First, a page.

Market Entanglements: Fortune and Risk in a Chinese Bubble
Colloquium: Center for Chinese Studies | November 9 | 4-6 p.m. | 180 Doe Library
Bryna Goodman, History, University of Oregon, Eugene
Wen-hsin Yeh, History, UC Berkeley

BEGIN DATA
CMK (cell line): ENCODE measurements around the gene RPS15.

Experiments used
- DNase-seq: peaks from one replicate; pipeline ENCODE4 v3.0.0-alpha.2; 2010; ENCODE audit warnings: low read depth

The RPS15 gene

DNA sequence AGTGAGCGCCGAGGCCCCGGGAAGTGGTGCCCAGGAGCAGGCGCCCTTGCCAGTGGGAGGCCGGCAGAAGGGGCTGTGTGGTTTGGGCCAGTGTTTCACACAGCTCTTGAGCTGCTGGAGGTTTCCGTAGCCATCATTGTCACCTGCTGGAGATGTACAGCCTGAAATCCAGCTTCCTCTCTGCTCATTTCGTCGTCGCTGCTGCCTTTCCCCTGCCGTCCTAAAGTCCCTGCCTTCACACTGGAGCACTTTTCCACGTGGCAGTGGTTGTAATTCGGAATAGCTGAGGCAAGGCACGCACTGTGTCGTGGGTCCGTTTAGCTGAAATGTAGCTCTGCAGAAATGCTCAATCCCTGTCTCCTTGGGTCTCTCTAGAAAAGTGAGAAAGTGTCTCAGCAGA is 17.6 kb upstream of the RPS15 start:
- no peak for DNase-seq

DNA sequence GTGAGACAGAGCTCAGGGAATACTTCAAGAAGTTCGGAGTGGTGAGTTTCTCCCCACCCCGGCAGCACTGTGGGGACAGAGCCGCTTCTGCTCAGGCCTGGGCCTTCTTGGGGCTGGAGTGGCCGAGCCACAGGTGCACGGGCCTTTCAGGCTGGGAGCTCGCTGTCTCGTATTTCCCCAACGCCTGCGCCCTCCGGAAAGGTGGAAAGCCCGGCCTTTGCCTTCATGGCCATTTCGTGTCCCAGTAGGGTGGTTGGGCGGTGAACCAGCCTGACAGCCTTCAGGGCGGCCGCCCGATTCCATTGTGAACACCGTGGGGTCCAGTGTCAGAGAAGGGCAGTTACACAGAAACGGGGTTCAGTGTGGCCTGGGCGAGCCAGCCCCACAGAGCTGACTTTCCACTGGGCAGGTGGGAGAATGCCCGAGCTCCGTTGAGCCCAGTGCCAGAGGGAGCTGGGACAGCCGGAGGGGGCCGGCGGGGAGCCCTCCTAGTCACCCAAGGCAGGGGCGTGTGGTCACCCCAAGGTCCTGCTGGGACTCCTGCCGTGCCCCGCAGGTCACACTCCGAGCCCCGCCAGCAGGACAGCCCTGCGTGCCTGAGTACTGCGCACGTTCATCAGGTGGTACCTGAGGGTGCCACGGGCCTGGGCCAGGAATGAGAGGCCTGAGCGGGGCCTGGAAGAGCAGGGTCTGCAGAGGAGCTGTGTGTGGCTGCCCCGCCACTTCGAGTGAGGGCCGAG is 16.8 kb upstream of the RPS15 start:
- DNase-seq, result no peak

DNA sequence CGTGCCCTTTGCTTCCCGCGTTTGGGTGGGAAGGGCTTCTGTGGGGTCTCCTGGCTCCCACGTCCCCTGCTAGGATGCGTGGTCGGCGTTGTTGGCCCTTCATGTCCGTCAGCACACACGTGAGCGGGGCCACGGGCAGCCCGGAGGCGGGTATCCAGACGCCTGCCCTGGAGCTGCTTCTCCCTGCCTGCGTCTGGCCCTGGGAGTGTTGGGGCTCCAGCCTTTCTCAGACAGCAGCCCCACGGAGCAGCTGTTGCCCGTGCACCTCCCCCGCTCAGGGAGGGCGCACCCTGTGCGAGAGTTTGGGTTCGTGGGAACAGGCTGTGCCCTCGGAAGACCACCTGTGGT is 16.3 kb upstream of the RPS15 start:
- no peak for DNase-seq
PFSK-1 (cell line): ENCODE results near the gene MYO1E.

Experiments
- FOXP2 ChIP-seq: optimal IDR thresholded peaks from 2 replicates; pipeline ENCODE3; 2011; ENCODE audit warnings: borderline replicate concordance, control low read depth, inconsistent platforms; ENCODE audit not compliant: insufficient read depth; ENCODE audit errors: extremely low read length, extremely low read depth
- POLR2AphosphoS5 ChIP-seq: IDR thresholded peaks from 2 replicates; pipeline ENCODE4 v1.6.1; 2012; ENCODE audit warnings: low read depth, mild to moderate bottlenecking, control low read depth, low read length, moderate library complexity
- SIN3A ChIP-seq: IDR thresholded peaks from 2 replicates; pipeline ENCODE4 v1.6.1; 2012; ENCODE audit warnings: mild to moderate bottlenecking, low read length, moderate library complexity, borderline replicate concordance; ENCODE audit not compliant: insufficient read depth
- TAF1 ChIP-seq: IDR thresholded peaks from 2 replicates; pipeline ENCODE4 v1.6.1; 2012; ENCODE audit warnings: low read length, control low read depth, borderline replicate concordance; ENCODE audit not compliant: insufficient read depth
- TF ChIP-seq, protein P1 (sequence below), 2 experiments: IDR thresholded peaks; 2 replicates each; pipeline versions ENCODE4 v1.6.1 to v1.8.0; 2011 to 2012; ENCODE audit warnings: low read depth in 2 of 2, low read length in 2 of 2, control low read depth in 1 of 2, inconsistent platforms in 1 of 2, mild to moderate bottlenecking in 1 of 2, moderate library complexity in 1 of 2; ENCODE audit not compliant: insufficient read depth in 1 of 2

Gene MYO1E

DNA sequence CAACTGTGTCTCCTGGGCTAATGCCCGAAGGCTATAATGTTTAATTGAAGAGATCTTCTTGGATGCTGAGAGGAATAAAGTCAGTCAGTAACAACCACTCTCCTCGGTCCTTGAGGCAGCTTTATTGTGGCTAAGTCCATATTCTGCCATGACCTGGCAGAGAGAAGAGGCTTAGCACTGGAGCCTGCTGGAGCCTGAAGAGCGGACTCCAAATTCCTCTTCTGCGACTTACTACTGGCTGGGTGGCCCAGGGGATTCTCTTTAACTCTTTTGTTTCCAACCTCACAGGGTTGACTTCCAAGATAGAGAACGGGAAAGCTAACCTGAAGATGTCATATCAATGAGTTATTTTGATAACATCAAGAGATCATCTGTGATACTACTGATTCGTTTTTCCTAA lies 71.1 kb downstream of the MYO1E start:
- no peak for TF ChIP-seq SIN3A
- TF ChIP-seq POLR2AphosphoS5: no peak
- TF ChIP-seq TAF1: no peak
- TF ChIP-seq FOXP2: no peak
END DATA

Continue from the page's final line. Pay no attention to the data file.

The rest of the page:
In 1921-2 Chinese entrepreneurs established more than one hundred and fifty stock exchanges in Shanghai and several other cities, more exchanges than existed in the rest of the world at that time. Nearly all of these new, Western-styled financial institutions collapsed within a year. What were people thinking? Using a variety of sourcesfinancial texts, newspaper advertisement, satirical essays, fiction, graphic art, and popular pedagogies of the marketthis talk examines visions of fortune and risk in the market bubble. The copious representations of stock market practices in print culture suggest how developing understandings of finance were intertwined with dynamic understandings of both Chinese gambling and Chinese governance under global capitalism.